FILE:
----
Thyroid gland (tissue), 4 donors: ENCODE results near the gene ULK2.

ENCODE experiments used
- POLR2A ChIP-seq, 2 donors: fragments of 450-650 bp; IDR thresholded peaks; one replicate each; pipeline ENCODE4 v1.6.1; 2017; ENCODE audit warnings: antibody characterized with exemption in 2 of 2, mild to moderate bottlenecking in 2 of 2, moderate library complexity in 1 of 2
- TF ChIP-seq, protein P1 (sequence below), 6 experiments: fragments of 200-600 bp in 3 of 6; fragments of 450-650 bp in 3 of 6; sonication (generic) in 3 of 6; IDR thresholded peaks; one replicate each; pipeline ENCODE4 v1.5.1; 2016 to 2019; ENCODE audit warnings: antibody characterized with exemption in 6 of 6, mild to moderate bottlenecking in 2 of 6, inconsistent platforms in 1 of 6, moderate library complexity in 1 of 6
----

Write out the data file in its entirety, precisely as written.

Thyroid gland (tissue), 4 donors: ENCODE results near the gene ULK2.

ENCODE experiments used
- POLR2A ChIP-seq, 2 donors: fragments of 450-650 bp; IDR thresholded peaks; one replicate each; pipeline ENCODE4 v1.6.1; 2017; ENCODE audit warnings: antibody characterized with exemption in 2 of 2, mild to moderate bottlenecking in 2 of 2, moderate library complexity in 1 of 2
- TF ChIP-seq, protein P1 (sequence below), 6 experiments: fragments of 200-600 bp in 3 of 6; fragments of 450-650 bp in 3 of 6; sonication (generic) in 3 of 6; IDR thresholded peaks; one replicate each; pipeline ENCODE4 v1.5.1; 2016 to 2019; ENCODE audit warnings: antibody characterized with exemption in 6 of 6, mild to moderate bottlenecking in 2 of 6, inconsistent platforms in 1 of 6, moderate library complexity in 1 of 6